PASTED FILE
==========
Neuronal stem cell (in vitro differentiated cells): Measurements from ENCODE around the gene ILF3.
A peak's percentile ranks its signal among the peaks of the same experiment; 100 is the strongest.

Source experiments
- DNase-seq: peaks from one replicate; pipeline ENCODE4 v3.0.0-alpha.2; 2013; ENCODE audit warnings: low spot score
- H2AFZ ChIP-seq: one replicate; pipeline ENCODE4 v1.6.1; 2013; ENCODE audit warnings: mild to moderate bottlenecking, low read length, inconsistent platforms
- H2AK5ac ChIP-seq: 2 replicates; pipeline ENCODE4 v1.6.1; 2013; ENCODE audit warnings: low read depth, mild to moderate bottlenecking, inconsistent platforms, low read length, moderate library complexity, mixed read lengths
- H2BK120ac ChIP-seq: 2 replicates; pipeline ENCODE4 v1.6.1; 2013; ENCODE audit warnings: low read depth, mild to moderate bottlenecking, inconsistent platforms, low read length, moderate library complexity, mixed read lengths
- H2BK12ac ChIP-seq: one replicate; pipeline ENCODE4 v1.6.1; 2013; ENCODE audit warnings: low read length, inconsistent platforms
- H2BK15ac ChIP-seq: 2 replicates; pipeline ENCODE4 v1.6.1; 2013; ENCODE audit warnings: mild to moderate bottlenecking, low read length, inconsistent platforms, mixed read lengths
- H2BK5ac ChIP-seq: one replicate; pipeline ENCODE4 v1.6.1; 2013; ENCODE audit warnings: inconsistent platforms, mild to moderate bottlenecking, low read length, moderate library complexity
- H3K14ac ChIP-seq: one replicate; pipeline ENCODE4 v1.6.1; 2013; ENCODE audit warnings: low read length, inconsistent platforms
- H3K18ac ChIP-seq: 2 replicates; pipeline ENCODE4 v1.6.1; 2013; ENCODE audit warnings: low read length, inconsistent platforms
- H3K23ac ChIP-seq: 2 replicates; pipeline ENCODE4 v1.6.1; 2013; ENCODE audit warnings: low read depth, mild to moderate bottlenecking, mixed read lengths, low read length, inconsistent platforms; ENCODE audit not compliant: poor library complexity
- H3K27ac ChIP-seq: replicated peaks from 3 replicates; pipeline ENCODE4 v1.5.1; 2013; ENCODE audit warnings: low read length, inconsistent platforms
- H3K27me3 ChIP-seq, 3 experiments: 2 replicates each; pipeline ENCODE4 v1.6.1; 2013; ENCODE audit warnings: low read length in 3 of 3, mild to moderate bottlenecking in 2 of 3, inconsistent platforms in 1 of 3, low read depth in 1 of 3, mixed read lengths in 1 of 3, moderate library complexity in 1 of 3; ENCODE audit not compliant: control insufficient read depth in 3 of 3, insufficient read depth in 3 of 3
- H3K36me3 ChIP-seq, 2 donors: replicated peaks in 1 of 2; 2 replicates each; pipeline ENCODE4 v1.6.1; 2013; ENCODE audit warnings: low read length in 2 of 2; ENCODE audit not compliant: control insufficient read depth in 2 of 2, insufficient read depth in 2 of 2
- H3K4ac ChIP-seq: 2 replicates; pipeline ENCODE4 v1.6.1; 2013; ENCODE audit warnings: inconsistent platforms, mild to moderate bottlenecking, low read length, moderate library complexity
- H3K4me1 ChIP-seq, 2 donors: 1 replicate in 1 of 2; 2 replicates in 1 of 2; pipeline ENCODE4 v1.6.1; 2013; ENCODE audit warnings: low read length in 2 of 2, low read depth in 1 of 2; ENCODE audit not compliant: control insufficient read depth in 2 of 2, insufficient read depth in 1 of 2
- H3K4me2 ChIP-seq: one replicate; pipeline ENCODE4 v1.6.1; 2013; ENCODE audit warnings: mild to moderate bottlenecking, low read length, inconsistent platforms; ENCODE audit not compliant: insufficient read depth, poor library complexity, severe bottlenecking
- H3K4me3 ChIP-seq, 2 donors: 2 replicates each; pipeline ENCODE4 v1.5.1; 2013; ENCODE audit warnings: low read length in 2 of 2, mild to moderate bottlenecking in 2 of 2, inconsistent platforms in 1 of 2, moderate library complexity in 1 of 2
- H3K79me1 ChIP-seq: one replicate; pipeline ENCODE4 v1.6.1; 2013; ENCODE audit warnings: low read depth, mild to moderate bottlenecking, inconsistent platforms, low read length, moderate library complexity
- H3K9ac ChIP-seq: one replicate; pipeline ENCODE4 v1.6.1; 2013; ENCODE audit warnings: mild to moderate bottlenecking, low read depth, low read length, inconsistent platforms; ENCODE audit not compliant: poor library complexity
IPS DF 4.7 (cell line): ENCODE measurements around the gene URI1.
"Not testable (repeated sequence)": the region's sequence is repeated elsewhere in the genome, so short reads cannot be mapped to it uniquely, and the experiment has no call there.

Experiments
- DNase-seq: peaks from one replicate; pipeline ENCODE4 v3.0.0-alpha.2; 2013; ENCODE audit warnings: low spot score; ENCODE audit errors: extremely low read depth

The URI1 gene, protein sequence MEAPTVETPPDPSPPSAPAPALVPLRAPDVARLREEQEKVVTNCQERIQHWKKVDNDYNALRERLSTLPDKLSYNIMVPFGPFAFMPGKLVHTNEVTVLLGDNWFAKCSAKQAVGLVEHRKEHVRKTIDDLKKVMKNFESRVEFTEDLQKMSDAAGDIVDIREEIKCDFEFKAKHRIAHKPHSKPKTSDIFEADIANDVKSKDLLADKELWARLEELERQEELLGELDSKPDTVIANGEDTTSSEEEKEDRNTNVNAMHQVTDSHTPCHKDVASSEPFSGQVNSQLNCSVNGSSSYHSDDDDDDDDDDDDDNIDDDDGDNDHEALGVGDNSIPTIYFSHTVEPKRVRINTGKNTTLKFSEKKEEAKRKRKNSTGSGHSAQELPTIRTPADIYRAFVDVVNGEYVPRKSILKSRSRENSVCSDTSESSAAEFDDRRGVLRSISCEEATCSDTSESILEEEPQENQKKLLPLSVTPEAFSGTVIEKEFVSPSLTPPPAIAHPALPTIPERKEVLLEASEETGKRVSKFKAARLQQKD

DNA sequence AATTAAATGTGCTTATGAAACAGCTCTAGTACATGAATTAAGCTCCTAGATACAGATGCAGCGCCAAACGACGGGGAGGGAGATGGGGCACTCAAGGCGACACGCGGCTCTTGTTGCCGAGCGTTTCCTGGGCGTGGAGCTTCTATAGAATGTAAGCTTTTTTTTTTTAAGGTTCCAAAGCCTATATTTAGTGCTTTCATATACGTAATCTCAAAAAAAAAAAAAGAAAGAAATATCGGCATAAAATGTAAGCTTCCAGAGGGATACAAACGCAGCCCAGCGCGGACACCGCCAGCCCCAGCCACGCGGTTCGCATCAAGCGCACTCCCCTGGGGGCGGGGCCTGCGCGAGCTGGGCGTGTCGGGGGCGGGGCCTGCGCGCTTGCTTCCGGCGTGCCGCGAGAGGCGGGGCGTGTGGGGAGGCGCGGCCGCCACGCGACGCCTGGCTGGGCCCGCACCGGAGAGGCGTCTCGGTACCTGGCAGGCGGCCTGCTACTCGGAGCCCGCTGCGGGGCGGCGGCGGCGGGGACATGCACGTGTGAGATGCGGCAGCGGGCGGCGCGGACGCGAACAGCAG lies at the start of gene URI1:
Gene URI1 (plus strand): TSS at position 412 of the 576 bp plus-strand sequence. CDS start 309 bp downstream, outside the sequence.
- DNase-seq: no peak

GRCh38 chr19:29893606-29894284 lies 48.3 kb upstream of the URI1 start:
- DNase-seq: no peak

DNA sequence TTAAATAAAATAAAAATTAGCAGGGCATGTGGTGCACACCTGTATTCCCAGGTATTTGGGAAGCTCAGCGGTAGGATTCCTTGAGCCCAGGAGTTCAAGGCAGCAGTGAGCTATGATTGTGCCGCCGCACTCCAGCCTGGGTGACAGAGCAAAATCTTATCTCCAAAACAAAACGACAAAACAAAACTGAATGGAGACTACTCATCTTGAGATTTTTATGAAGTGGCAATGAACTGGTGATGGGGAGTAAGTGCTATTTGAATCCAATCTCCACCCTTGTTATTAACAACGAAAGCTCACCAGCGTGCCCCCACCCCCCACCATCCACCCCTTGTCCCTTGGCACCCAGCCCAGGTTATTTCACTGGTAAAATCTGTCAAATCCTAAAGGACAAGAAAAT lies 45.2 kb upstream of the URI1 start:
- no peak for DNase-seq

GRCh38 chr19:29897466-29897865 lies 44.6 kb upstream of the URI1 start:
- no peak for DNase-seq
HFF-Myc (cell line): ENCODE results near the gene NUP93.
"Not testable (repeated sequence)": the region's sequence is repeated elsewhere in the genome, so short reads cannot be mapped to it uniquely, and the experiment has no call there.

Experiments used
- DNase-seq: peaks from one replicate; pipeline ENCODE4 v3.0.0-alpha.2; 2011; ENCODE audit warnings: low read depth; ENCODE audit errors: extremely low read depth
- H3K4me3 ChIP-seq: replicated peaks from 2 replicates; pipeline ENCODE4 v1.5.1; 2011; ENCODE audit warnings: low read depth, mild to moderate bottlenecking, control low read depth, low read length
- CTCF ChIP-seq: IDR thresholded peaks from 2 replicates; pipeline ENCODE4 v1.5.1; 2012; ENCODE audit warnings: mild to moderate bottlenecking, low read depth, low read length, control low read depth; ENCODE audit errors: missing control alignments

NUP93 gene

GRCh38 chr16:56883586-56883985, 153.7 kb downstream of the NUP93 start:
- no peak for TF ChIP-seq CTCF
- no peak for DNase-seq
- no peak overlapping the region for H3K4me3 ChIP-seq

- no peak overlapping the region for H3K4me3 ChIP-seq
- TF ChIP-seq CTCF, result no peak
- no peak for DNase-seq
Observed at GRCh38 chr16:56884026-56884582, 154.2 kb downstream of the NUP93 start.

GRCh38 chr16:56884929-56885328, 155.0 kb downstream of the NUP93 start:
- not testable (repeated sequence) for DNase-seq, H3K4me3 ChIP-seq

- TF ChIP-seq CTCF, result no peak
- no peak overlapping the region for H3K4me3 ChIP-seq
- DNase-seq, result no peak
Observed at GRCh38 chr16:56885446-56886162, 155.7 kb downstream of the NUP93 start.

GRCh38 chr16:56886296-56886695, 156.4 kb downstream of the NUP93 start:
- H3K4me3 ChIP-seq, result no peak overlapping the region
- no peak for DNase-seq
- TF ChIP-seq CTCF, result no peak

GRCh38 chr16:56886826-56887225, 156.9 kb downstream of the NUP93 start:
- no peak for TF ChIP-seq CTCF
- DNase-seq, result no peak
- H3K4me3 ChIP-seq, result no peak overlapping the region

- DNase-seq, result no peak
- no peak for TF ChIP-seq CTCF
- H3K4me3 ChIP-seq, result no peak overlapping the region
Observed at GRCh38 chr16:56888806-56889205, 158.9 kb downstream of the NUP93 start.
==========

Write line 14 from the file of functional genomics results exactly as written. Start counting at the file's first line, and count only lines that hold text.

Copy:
- H3K27ac ChIP-seq: replicated peaks from 3 replicates; pipeline ENCODE4 v1.5.1; 2013; ENCODE audit warnings: low read length, inconsistent platforms